This detailed chronicle of the Moscow show trials of 1936, 1937, and 1938 documents the run-up to, and course of, the purges within the party and state apparatusm and the related propaganda campaigns in the central and regional press. Although the direct sources on the subject, which are in the Presidential Archive (APRF) and the Central Archive of the FSB, are still largely restricted, this chronicle is based in part on archival records from Bucharin, Ezhov, Kamenev, Stalin, and Zinov'ev in RGASPI, diaries and memoirs, and topical scholarly literature published since 1989. Various appendices and indexes, including an extensive annotated index of names, complete this reference work.
Hill, Fiona [and] Clifford G. Gaddy. The Siberian Curse. How Communist Planners left Russia out in the Cold. Brookings Institution Press, Washington, D.C. 2003. xxii, 303 pp. Maps. $46.95. (Paper: $18.95.)
The massive relocation of population and industry by the Soviet regime into Siberia, through the GULAG prison-camp system, resulting in more people and cities in remote cold areas than in any other country in the world, has burdened and continues to burden Russia with astronomical transportation costs across great distances and the effort to keep warm under frigid conditions. This study, using the tools of economic statistics and economic geography, as well as historical analysis, deals with the consequences of this legacy for Russia today.
The Landscape of Stalinism. The Art and Ideology of Soviet Space. Ed. by Evgeny Dobrenko and Eric Naiman. [Studies in Modernity and National Identity.] University of Washington Press, Seattle [etc.] 2003. xvii, 315 pp. Ill. $50.00; £38.00.
Landscape, or, more broadly, space figured prominently in the expression of Stalinist ideology. This volume brings together twelve essays by authors with backgrounds in history, art history, literary studies, and philosophy. They explore how producers of various art forms used space and landscape to express "a cartography of power", and a "hierarchy of spheres of relative sacredness" (Katerina Clark), with Moscow at the centre, in objects ranging from postage stamps, posters, and advertisements to films and musicals.
Lee, Stephen J. Lenin and revolutionary Russia. [Questions and Analysis in History]. Routledge, London [etc.] 2003. xv, 153 pp. £45.00. (Paper: £7.99.)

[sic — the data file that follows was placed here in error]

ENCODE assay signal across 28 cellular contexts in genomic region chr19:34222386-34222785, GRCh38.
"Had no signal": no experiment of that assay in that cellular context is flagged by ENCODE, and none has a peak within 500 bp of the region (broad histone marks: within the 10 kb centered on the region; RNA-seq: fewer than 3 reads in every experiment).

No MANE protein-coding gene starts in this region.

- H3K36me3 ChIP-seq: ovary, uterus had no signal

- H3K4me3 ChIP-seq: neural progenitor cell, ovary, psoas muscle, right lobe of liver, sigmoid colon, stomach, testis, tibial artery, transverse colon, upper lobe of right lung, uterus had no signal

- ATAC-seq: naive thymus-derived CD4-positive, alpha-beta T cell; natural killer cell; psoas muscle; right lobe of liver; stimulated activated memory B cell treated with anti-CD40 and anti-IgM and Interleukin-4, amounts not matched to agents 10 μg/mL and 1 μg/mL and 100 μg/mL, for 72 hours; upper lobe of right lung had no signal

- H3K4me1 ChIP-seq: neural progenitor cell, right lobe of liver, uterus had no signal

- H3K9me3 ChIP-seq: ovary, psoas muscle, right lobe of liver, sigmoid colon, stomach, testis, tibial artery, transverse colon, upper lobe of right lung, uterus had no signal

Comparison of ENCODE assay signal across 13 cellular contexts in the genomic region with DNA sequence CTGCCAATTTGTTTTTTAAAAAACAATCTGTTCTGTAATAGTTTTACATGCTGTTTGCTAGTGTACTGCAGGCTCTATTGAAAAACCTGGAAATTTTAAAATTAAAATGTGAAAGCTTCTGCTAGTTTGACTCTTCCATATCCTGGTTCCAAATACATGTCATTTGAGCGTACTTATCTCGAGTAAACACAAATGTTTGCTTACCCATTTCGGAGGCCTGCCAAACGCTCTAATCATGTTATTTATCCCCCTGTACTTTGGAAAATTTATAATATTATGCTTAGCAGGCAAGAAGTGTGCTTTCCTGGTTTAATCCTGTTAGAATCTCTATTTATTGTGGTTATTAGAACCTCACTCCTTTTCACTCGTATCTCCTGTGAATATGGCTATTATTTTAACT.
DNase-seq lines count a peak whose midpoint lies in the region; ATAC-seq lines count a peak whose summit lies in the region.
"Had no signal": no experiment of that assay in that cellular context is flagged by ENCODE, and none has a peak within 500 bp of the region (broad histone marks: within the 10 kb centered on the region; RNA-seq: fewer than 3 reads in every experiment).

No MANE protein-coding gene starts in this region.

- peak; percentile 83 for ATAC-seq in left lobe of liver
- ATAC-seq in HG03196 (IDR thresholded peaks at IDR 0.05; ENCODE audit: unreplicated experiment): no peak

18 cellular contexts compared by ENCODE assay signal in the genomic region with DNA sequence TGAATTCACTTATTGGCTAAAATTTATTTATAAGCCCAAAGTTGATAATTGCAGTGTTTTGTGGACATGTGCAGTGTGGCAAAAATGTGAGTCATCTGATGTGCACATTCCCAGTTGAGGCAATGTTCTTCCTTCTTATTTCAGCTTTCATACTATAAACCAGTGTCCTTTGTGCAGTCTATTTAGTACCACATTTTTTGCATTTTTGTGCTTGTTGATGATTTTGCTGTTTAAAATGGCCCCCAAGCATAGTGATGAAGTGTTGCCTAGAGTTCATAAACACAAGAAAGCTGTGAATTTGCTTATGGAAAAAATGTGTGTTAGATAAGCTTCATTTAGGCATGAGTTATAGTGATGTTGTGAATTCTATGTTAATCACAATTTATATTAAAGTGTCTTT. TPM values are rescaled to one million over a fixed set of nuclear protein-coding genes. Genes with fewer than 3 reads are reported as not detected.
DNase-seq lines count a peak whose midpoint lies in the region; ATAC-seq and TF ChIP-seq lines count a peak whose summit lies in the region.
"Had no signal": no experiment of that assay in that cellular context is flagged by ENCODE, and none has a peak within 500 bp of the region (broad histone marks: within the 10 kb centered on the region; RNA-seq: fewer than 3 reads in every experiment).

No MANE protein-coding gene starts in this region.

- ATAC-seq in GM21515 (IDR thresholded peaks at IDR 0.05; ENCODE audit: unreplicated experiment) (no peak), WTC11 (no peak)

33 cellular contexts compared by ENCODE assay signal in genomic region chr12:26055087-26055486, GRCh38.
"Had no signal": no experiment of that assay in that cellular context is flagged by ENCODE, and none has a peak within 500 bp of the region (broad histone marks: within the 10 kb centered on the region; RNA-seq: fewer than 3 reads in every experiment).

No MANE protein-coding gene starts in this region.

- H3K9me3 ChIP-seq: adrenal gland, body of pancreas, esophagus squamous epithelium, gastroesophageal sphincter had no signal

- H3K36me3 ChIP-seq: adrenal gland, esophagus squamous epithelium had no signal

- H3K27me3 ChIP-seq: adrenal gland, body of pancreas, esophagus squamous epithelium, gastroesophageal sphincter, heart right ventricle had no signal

This textbook in the Routledge Questions and Analysis in History Series examines the background to and the course of the Russian Revolution and Lenin's regime from 1903 to 1924. It explores the key aspects, such as the emergence of the Bolsheviks as a revolutionary party, the 1905 and 1917 revolutions, and the Russian civil war. Each chapter features a selection of source texts and a discussion of different interpretations on the issue under review.
Marten-Finnis, Susanne. Vilna As a Centre of the Modern Jewish Press, 1840-1928. Aspirations, Challenges, and Progress. Peter Lang, Oxford [etc.] 2004. 197 pp. € 37.10.
The city of Vilna (now Vilnius) was the traditional centre of Jewish intellectual life in the Russian Empire. This study explores how in the second half of the nineteenth century, Vilna became, against the background of modernizing Imperial Russia, an important centre of the emerging Jewish press. Dr Marten-Finnis focuses in particular on the Jewish socialist movement, the Bund, demonstrating how in the years until the Revolution of 1905, Bundist journalism sponsored a Jewish cultural ideology known as Yiddishism. See also Rena Fuks-Mansfeld's review in this volume, pp. 97-99.
Northrop, Douglas. Veiled empire. Gender and Power in Stalinist Central Asia. Cornell University Press, Ithaca [etc.] 2004. xvii, 392 pp. Ill.$57.50 (Paper: $25.95.)
This study, drawing on research in archives of Russia and Uzbekistan, is a reconstruction of the turbulent history of the Soviet campaigns in the 1930s to end the seclusion of Muslim women in central Asia, focusing on the effort to eliminate their heavy horse-hair veils, in Northrop's view emblematic of the overall Soviet effort to bring the proletarian revolution to central Asia. It gives ample consideration to the rural Muslim peasants' widespread resistance to the idea of unveiling, developing into a broader anti-Soviet animosity, and leading to bitter and often violent confrontations over the next quarter-century.
Redefining Stalinism. Ed. by Harold Shukman [Totalitarian movements and political religions]. Frank Cass, London [etc.] 2003. 178 pp. £45.00 (Paper: £18.50.)
This collection of seven articles examines different aspects of Stalin's regime. Topics range from a survey of recent western views of social and cultural aspects of Stalin's Russia to his politics of obligation, the cult of the dead, analyses of totalitarianism, and of revisionist interpretations of Soviet society, and the de-mythologizing of Stalin after his death. The volume is part of the Cass series, Totalitarian Movements and Political Religions. Jeffrey Brooks, John Keep, and Robert Service are among the contributors.
Women in the Khrushchev Era. Ed. by Melanie Ilic, Susan E. Reid and Lynne Attwood. [Studies in Russian and East European History and Society.] Palgrave, Basingstoke [etc.] 2004. xiv, 254 pp. Ill. £50.00.
This collection of eleven essays provides an analysis of the changing roles and status of women under Khrushchev. Among the themes explored in the volume are women in the virgin lands, sex and propaganda, mothers and family in Soviet cinema, housing and the home, and the contradictions inherent in the reforms of the Khrushchev period. The study makes use of oral testimonies and original contemporary reports. It is part of Palgrave Macmillan's Studies in Russian and East European History and Society.